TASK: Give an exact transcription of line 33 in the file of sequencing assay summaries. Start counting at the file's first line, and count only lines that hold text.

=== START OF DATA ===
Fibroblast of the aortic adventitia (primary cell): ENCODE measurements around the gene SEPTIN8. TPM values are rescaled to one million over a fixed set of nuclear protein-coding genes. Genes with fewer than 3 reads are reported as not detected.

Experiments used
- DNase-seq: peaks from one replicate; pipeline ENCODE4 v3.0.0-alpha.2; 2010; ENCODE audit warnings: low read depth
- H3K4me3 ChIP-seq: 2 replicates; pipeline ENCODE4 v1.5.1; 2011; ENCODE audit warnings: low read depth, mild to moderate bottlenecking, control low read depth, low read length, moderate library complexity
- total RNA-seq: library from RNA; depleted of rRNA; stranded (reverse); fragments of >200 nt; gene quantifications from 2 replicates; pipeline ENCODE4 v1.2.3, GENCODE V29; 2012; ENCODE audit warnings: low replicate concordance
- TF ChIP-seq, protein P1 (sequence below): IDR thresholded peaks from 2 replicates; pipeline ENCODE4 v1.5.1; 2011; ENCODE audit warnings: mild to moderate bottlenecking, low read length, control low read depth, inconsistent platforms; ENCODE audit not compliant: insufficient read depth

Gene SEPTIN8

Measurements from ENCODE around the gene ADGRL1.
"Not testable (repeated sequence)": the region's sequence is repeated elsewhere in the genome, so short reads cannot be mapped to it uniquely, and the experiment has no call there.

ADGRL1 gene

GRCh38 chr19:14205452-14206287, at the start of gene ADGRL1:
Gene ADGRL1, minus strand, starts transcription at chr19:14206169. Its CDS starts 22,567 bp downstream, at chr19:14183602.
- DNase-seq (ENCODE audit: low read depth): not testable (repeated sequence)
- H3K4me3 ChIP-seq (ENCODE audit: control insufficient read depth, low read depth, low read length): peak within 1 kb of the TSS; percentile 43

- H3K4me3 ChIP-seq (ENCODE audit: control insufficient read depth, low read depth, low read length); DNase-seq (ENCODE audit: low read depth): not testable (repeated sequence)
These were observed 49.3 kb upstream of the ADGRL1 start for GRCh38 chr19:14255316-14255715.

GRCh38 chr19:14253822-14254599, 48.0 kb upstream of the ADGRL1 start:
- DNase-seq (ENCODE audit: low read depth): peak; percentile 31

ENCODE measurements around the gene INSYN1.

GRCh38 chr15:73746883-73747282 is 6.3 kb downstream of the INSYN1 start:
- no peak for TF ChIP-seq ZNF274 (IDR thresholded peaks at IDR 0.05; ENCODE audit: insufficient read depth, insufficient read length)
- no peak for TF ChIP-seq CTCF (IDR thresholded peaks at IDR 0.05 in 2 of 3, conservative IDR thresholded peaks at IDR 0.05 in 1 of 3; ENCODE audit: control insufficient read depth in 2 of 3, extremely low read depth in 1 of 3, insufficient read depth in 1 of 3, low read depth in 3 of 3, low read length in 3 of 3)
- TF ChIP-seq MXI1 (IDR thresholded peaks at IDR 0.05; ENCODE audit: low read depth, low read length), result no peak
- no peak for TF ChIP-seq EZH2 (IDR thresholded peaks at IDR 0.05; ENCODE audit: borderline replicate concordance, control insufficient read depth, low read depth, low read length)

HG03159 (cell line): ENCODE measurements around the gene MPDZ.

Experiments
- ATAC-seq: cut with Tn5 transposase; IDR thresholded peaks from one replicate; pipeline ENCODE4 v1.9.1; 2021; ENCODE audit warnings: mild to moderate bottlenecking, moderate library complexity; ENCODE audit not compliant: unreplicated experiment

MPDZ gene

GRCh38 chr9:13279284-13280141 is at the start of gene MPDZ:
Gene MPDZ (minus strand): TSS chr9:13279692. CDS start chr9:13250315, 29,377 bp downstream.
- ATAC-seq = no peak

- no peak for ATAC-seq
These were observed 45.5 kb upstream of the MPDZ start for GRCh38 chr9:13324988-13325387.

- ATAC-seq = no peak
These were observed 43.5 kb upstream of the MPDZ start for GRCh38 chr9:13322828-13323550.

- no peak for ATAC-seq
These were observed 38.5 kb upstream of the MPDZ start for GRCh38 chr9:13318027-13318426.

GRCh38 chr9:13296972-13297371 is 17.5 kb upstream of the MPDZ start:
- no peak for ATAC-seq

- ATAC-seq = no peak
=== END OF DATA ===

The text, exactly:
These were observed 45.5 kb upstream of the MPDZ start for GRCh38 chr9:13324988-13325387.